She also kept extensive personal notes, theories, thoughts, postulations about what the future, what the past might hold. So much went wrong in the last war. So much death, so much destruction, and the world had not seemed to get any better. Part of her was seeking a way, and thought she might have found it, was near to doing so, even. She had hopes that if she were correct, she would be able to go back and fix everything that had gone wrong. In her plans she even designed it so that the ritual could work with multiple people, so that she could take Andromeda and Amelia with her, so that they could go together, so that they could fix everything.

The only horror that held her back was all the lives she would unmake, or at the very least never see again, semantics, all the children — her child — that would be sacrificed in her creation of a new world, left behind in her old universe. Would it, could it, really be a better world that she was escaping to? And so, Meredith was sitting on the research. She stopped it, she started it, she worked on other aspects of becoming the foremost expert on time, such as creating time dilation nap pods where you could go in, take a 3-hour nap, and come out only having spent 5 minutes of your 15-minute coffee break. She thought it would make an excellent profit on the market, but unfortunately her supervisors did not care about her wanting to conquer capitalism for herself. Pity.

The issue at hand was that things had been taken out of her hands. Or at least the hands of her present self. Because this present? Was someone else’s past. The future had come to her. The only question was how. And Meredith was determined to find out.


“So, in this alternate future, I really get murdered by my husband?”

“According to what we know from Draco —” Hermione started to answer but got cut off.

“And my daughter is dead from trying to take revenge?”

“She was part of the resistance, yes, so we think —” Harry’s reply was truncated as well.

“And even though he-who-must-not-be-named is dead the pure blood supremacists have explicitly taken over the government instead of giving the faux progressives the illusion of power.”

“That’s a neat summary but the more complicated —” Hermione was not allowed to finish then either.

“And my son-in-law sacrificed his life to send you three to the past using my research so you could fix all that.”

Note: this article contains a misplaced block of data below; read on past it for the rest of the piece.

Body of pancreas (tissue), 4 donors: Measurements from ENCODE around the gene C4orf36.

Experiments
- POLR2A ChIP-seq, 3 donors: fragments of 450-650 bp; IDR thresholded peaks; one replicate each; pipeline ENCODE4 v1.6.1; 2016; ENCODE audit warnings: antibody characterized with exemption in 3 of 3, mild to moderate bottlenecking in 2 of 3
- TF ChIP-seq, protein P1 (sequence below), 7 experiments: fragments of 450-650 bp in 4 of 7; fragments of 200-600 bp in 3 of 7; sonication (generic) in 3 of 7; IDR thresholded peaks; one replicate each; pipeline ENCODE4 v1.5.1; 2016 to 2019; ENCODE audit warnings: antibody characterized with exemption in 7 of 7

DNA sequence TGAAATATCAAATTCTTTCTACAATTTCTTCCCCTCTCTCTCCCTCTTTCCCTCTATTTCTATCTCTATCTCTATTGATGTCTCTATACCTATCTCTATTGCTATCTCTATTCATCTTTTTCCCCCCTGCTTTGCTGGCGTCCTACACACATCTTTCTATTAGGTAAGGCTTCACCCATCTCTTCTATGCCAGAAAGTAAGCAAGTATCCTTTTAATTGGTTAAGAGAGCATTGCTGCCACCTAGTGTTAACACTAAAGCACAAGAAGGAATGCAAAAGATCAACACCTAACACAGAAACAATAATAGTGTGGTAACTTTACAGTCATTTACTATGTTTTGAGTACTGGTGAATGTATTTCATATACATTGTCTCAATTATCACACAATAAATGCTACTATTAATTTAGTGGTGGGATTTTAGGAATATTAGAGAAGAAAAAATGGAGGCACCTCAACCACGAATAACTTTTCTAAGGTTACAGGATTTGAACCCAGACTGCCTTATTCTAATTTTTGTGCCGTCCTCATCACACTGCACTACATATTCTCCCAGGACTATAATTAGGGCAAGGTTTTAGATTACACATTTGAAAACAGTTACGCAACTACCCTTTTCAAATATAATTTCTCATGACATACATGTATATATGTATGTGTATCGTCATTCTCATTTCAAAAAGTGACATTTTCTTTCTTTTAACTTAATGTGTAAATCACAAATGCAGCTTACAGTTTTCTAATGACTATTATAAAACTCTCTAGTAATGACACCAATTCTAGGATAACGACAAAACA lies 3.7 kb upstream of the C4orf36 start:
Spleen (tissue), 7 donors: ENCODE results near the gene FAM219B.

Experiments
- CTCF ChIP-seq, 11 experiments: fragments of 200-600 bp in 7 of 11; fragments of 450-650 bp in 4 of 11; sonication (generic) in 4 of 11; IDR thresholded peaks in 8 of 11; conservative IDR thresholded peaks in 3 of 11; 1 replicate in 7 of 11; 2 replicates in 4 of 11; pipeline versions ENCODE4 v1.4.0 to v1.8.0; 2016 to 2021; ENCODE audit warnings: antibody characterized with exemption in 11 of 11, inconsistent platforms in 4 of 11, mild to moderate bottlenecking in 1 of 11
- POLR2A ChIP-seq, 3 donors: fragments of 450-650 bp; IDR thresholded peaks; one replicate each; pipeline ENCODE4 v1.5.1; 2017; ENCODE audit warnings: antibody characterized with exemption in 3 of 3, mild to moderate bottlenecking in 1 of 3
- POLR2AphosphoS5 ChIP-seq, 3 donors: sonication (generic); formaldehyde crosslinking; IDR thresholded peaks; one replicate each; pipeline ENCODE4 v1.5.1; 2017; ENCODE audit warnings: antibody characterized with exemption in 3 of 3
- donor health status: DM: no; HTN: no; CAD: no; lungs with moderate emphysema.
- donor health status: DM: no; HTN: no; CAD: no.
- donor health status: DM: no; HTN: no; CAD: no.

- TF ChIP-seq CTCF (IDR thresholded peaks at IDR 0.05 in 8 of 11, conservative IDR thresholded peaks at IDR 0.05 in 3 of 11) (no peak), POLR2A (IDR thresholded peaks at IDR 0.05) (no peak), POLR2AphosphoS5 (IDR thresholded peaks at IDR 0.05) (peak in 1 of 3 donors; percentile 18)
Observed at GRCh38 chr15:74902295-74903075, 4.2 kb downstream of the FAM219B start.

“Draco did so much for us he —” Harry was unable to complete his sentence before Meredith spoke again.

“And your solution was to use your access to time turners to open a tea shop and a clothing store?”

“It’s not just —” Hermione began and was once again interrupted.

“Look,” Meredith sighed and rubbed her forehead as she leaned heavily forward onto their shared table in the cozy private dining room. They had no service because no one else at the inn knew it existed, but they brought their own snacks, so it was fine. “The thing is, you’re doing great, for people who were thrown into this with so little experience and training. And I can tell that you’ve put thought into this — I know you have! But your travel in time — it has consequences. There are cracks, ripples. This isn’t the universe you know, even if things seem similar at first glance. When you look, when you really, really look. There are differences. Some you have caused, some that are rippling back. Even — time is delicate, and so is the universe. There is a price to everything.”

“Do you think we shouldn’t have done it?” Harry demanded angrily, standing up. “Do you think we should have sat there and done nothing? Do you really think we are doing nothing now?”

“Harry!” Hermione admonished, tugging him to sit back down.

“Son, I don’t think she’s saying that at all,” Sirius said, looking not at Harry, but at Meredith. For a moment, as they looked into each other’s eyes they saw themselves, and all that they had lost, and were forced to look away.